Annual returns for private equity investors over the past 15 years have been almost double the overall S&P 500 (13.69% vs. 8.57%). Buoyed by favorable tax treatment (carried interest provision) and growing availability of funds available from their investors, private equity has made big bets in healthcare and their results to date have been good outperforming the overall market (providers +227%, distributors +182%, payors +665%, pharma +395%. Only PE investments in the acute sector have trailed the overall market in the same period at +54%.
The role private equity plays in healthcare is significant and increasing. Every organization should assess its competitive environment, needs and vulnerabilities recognizing the role PE-backed ventures might play as partners or investors.
Effective, expensive, uneven and inaccessible: When Fleming discovered penicillin in 1928 and Salk found the polio vaccine in 1953, the world took notice. But the pace of clinical innovation today has surpassed the ability of clinicians to stay abreast: every day, more than 80 randomized control trials are published in peer reviewed journals. Though advances in cancer, heart disease, infectious diseases and others are notable, progress in mental health and innovations in preventive health have lagged. And a menacing problem is that many of our most promising clinical innovations are inaccessible due to costs. For example, Novartis’ Zolgensma is a novel gene therapy for spinal muscular dystrophy. Its price tag is $2.1 million making it beyond the reach for patients unless otherwise funded.
Clinical innovation in the U.S. health system is a major attribute. But cost is an issue. Leaders in U.S. academic medicine, drug, device and policymaking should explore alternatives to funding to accelerate adoption and use globally. The status quo is not working.
Healthcare in the Land of Giants
The U.S. healthcare landscape is no longer defined by community-based organizations nor is healthcare local for many consumers. According to the Petris Centre at the University of California, Berkeley, 90% of America’s hospital markets are highly concentrated today and half of America’s delivery system is controlled by multi-market operators. The 7 biggest U.S. health insurers operate across multiple states operating medical practices, retail services and a range of wellness and ancillary services with market capitalization of $549 billion. Walmart, CVS, Best Buy and Walgreens are becoming provider organizations. Facebook, Amazon, Apple and Google are making big plays in healthcare and they’re even bigger: Facebook’s market value is $558 billion, Amazon’s $886 billion, Apple is $1.26 trillion, and Google is $931 billion.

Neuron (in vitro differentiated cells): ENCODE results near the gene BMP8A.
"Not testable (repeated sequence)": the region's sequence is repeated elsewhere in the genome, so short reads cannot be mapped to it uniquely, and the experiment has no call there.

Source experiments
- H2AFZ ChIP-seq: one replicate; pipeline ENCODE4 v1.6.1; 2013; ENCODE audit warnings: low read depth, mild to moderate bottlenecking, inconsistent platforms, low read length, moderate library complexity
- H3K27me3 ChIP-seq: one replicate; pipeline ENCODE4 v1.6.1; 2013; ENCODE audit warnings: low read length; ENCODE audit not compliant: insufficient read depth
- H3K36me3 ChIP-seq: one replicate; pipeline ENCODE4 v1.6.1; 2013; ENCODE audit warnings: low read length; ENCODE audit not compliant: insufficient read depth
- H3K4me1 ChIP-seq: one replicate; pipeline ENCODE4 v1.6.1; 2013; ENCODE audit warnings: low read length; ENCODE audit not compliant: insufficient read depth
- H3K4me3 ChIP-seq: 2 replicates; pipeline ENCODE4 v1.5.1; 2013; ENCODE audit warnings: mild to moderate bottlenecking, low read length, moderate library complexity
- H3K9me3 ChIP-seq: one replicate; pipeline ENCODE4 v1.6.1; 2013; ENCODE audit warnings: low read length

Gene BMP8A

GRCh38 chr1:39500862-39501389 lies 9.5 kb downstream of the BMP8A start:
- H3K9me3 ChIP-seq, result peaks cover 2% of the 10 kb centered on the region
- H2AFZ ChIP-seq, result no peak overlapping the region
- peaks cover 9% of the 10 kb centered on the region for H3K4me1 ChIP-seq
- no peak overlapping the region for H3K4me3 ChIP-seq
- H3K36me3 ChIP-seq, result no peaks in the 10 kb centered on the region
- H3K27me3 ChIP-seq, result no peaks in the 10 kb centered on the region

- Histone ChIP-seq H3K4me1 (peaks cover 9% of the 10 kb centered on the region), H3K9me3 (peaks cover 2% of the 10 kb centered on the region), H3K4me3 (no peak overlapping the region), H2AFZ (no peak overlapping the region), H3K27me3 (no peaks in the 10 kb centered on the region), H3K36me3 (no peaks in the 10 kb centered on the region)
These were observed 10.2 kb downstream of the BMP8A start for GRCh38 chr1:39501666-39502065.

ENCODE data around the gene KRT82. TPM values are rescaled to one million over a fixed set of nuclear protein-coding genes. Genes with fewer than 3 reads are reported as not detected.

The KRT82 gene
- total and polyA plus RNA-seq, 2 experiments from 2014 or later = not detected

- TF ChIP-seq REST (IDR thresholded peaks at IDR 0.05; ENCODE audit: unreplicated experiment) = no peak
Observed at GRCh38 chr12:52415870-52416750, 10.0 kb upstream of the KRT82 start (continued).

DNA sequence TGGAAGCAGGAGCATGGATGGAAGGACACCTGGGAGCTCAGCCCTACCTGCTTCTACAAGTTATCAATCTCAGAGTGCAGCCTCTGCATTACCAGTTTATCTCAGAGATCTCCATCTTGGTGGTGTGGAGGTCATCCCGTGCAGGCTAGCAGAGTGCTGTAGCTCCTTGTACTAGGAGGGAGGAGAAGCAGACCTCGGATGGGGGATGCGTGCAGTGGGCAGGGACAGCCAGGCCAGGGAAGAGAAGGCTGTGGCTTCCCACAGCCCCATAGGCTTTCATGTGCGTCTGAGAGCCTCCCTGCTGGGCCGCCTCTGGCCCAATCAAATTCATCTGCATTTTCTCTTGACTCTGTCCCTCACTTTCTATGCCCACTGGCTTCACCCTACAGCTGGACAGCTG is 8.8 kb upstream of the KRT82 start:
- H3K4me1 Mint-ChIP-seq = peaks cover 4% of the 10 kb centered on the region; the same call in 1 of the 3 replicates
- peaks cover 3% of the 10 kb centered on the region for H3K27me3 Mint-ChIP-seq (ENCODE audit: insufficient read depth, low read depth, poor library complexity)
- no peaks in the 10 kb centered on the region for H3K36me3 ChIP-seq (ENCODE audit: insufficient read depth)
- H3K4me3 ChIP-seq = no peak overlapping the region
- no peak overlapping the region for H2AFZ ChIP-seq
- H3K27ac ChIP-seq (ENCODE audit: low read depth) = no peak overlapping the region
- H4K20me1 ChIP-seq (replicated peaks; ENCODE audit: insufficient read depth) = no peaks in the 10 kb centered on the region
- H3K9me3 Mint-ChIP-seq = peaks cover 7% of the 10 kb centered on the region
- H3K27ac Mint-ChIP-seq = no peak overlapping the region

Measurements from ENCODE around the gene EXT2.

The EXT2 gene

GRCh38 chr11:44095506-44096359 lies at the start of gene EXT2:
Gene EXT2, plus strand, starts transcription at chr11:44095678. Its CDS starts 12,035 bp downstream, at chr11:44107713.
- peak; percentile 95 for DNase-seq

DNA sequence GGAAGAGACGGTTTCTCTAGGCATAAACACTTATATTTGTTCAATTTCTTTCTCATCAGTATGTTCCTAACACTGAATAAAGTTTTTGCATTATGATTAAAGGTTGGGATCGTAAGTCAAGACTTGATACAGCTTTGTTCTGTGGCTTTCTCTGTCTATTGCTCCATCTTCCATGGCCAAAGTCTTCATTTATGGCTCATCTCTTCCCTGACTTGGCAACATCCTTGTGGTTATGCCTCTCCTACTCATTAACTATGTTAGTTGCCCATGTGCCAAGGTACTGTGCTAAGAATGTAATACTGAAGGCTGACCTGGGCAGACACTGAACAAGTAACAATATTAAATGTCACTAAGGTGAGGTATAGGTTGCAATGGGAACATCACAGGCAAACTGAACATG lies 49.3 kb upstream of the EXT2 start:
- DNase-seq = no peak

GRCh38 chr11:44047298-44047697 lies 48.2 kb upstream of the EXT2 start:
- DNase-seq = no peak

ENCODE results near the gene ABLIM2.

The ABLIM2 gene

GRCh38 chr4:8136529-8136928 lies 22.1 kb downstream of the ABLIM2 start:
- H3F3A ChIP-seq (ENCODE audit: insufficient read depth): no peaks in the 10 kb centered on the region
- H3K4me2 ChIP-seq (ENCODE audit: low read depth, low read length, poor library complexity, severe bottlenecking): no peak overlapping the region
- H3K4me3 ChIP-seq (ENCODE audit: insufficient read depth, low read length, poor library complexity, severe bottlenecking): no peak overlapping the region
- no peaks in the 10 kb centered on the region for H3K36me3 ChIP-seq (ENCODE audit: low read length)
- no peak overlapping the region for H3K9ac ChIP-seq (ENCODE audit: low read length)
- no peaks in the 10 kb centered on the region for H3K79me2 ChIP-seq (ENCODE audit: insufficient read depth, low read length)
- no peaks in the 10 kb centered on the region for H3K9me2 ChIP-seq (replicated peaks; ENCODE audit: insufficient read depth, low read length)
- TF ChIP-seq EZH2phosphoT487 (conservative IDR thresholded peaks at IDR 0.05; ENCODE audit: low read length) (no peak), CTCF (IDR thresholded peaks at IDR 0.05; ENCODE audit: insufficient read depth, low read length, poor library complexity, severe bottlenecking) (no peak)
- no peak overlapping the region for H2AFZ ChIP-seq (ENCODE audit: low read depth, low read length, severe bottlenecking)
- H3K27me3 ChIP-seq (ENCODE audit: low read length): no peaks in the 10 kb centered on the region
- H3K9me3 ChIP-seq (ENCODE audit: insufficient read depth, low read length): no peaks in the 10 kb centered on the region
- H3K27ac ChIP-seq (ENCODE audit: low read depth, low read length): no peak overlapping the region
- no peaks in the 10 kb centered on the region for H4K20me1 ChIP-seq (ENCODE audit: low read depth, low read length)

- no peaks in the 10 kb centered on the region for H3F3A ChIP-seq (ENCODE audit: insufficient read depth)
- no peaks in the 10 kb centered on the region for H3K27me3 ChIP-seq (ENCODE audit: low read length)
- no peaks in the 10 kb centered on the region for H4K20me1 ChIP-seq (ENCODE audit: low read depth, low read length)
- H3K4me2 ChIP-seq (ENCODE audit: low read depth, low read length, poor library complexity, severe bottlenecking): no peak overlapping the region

Healthcare’s no longer a local enterprise. Like many industries, the strength and sustainability of an organization’s balance sheet is key. Scale matters.
Campaign 2020 Punctuates Public Attention to Healthcare
Healthcare is the defining issue for a growing number of voters in Campaign 2020 for the White House. At year end, 30.7 million lack health insurance. Polls show the majority of voters think healthcare is unaffordable, complicated, profit oriented and inaccessible if uninsured.
In March 23, 2010 when the Affordable Care Act became law, unemployment was 10%; it’s 3.5% today. The U.S. GDP was $15B; it’s $18B today. Healthcare spending was 17.3% of GDP to 17.9% today. Then, as now, the political debate about the future of the health system boiled down to two views: healthcare is a fundamental right that should be accessible to all Americans regardless of their circumstances, or it’s a choice reserved for individuals who elect to use products and services from private and public sources. That debate continues today.
Healthcare reform is again on the radar for voters. An honest and open national discussion about the future of the health system is needed. Regretfully, that discussion is buried in partisanship for now.
2020 will be a pivotal year in U.S. healthcare. These six themes will be prominent. Stay tuned.
PS: The Keckley Report will not be published December 30. Happy holidays all!!!
Thanks for sharing, great insights.